I am inspired by the body’s natural ability to strengthen itself through common illnesses. Illnesses are often considered to be a bothersome inconvenience, but they can actually be nourishing opportunities. The body works every second of every day performing all of its tasks to keep our systems going, and when it gets overtaxed for one reason or another, it lets us know by symptoms of illness. These symptoms are a sign that something is not quite right.
Acute inflammations like colds, the flu and fevers seem to be an inescapable part of our life: everyone experiences them. Why do we get them? Many of us have noticed that we come down with these when we are depleted or overly stressed. A change in weather or an over stimulating, stressful event can lead to an illness. We explain this by assuming that stress lowers our resistance to the viruses and bacteria. When we get sick we’ve allowed ourselves to get out of balance.
Studies have shown that respiratory illnesses increase from birth and peak at age 6; then decline. It is a normal part of childhood to experience a variety of infections and inflammations in the first seven years of life. A growing body of research supports the idea that children who experience frequent infections and inflammations in early childhood will strengthen their immune systems and will be less prone to allergies and asthma later in life. Since the 1960’s there has been a sharp increase in childhood asthma, which accounts for 1% of children’s deaths and is the leading cause of childhood disability. This increase in Asthma has coincided with the increased use of antibiotics and medications to suppress fever in children experienced any sort of increased temperature or infection. Certainly serious infections need to be treated aggressively, but we may be over-treating mild infections that could be handled by the body without the need for antibiotics.
We all know how important exercise is for our cardiovascular system, musculoskeletal system and respiratory system – well these illnesses are the only way to exercise our very important immune system. There are medicines and techniques to ease the suffering and burden like antibiotics, fever and pain reducers, but these measures don’t necessarily create health even if they do reduce the burden and allow the body to heal and restore balance.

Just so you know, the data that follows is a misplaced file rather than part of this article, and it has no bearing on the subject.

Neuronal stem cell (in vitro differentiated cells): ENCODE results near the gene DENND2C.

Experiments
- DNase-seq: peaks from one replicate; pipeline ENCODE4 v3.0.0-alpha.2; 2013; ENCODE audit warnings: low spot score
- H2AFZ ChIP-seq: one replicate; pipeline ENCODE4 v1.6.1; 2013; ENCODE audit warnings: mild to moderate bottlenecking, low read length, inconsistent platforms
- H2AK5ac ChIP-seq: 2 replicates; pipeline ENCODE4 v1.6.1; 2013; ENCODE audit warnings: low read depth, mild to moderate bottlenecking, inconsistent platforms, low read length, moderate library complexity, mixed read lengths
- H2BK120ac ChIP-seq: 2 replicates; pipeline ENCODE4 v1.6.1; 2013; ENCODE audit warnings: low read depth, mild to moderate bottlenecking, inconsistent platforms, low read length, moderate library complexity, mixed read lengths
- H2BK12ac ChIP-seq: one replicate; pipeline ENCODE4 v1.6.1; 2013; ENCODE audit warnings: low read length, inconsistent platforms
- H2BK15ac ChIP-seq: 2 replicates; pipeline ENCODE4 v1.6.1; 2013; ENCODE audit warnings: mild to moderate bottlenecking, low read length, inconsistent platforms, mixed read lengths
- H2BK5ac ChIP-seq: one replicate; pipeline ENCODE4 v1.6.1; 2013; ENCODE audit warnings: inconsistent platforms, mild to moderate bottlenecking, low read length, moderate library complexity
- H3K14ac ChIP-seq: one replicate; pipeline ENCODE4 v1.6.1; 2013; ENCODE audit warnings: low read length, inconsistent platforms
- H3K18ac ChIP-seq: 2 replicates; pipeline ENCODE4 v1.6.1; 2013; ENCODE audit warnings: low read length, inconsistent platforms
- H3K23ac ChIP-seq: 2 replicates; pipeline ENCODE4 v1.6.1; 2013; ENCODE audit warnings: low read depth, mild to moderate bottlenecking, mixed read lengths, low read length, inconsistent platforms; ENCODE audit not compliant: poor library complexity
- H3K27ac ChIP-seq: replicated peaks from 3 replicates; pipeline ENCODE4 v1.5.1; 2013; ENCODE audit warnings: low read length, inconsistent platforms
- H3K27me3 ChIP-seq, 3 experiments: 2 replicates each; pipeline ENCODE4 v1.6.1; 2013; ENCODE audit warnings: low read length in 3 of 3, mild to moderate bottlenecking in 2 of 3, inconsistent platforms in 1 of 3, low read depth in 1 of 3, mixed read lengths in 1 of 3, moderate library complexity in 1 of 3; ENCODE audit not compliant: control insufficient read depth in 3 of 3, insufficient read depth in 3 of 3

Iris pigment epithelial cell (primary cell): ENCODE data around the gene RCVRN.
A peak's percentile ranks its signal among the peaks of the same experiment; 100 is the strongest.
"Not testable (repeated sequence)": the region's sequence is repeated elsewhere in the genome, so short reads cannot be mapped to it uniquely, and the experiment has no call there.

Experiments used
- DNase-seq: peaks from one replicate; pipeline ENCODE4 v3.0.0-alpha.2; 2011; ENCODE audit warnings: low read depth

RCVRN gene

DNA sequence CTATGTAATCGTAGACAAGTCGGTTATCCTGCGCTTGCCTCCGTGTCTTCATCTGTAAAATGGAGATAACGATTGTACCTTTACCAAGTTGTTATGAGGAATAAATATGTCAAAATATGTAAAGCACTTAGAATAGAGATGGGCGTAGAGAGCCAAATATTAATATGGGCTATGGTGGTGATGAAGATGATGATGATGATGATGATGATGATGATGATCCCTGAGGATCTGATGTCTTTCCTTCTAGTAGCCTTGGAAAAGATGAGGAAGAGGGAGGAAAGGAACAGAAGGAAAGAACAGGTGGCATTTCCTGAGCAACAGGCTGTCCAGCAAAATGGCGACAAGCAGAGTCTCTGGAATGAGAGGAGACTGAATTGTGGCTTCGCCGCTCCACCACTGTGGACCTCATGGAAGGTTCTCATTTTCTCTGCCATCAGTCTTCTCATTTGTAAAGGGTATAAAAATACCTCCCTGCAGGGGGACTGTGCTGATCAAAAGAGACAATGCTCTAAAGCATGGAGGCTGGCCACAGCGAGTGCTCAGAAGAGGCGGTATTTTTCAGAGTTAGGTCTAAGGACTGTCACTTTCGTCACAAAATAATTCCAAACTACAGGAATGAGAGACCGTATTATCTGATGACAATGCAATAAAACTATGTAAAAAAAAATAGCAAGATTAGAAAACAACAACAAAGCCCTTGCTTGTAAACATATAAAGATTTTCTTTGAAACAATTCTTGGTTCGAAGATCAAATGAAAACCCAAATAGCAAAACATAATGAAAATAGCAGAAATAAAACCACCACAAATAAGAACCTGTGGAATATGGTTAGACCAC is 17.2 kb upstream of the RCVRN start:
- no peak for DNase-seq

The current way of thinking is to alleviate the symptoms as quickly as they come- and doctors are measured by this. The rapid relief of anti-inflammatory medicines in rheumatic diseases impress both the patients and doctors yet the disease continues to progress, albeit more slowly. Healing is actually overcoming the disease – which leads to a new and improved state of health. An example is a broken bone – the point at which it was broken is often stronger after. The same applies to measles – after contracting it, the organism is immune to it for life – which means it has become stronger than the virus. This occurs through the stimulation of processes that the organism carries out to overcome the illness– so that the organism grows as a result. The doctor does not heal but only supports natures healing forces.
Please understand that prescription medicines and surgery can be life saving, but there should be a focus on helping the individual combat the illness himself as well as on eradicating infections. There are many natural remedies to help support an individual through an illness and this done safely can promote health for the future.
“The art of medicine consists of amusing the patient while nature cures the disease”
Dr Melanie Gisler is a board certified family physician and incorporates anthroposophic medicine into her practice. Anthroposophic Medicine is an integrative form of medicine that views healing as a multi-faceted process that brings the human being’s body, soul and spirit in balance with itself and its environment – leading to greater health.